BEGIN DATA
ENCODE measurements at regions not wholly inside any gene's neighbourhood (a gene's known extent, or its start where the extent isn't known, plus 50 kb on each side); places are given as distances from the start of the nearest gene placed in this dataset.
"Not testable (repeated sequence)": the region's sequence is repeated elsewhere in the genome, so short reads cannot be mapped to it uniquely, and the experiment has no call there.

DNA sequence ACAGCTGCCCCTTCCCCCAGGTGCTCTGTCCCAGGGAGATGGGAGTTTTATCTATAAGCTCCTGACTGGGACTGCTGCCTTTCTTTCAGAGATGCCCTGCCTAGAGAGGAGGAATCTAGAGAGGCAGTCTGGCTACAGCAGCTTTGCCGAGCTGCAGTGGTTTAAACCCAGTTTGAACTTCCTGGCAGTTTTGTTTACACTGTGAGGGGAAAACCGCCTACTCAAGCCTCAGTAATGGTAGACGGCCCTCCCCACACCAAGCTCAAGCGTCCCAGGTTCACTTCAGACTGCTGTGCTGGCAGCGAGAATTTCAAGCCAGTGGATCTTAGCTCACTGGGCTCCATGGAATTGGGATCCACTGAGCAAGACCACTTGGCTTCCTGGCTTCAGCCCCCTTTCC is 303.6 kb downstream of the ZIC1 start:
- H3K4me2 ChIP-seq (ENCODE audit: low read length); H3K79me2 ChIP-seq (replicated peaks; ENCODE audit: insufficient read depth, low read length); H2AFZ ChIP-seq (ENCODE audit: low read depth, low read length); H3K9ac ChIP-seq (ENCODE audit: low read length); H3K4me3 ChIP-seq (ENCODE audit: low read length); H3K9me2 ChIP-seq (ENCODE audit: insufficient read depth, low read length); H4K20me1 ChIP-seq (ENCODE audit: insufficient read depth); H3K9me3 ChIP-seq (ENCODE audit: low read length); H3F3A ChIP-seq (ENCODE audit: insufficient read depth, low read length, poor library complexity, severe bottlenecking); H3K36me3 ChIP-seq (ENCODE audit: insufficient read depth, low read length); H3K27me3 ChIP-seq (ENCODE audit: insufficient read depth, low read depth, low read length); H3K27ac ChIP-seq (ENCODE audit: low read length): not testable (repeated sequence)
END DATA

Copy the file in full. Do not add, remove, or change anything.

ENCODE measurements at regions not wholly inside any gene's neighbourhood (a gene's known extent, or its start where the extent isn't known, plus 50 kb on each side); places are given as distances from the start of the nearest gene placed in this dataset.
"Not testable (repeated sequence)": the region's sequence is repeated elsewhere in the genome, so short reads cannot be mapped to it uniquely, and the experiment has no call there.

DNA sequence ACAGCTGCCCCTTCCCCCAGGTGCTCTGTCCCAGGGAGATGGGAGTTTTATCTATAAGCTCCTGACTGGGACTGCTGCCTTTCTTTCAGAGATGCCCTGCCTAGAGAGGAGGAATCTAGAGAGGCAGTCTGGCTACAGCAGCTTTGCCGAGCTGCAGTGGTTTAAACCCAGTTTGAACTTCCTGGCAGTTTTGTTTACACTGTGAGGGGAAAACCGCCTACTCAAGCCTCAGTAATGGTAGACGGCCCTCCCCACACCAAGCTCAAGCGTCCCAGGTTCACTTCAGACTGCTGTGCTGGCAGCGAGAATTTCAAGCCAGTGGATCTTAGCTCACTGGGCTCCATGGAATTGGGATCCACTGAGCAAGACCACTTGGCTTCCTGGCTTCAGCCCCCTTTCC is 303.6 kb downstream of the ZIC1 start:
- H3K4me2 ChIP-seq (ENCODE audit: low read length); H3K79me2 ChIP-seq (replicated peaks; ENCODE audit: insufficient read depth, low read length); H2AFZ ChIP-seq (ENCODE audit: low read depth, low read length); H3K9ac ChIP-seq (ENCODE audit: low read length); H3K4me3 ChIP-seq (ENCODE audit: low read length); H3K9me2 ChIP-seq (ENCODE audit: insufficient read depth, low read length); H4K20me1 ChIP-seq (ENCODE audit: insufficient read depth); H3K9me3 ChIP-seq (ENCODE audit: low read length); H3F3A ChIP-seq (ENCODE audit: insufficient read depth, low read length, poor library complexity, severe bottlenecking); H3K36me3 ChIP-seq (ENCODE audit: insufficient read depth, low read length); H3K27me3 ChIP-seq (ENCODE audit: insufficient read depth, low read depth, low read length); H3K27ac ChIP-seq (ENCODE audit: low read length): not testable (repeated sequence)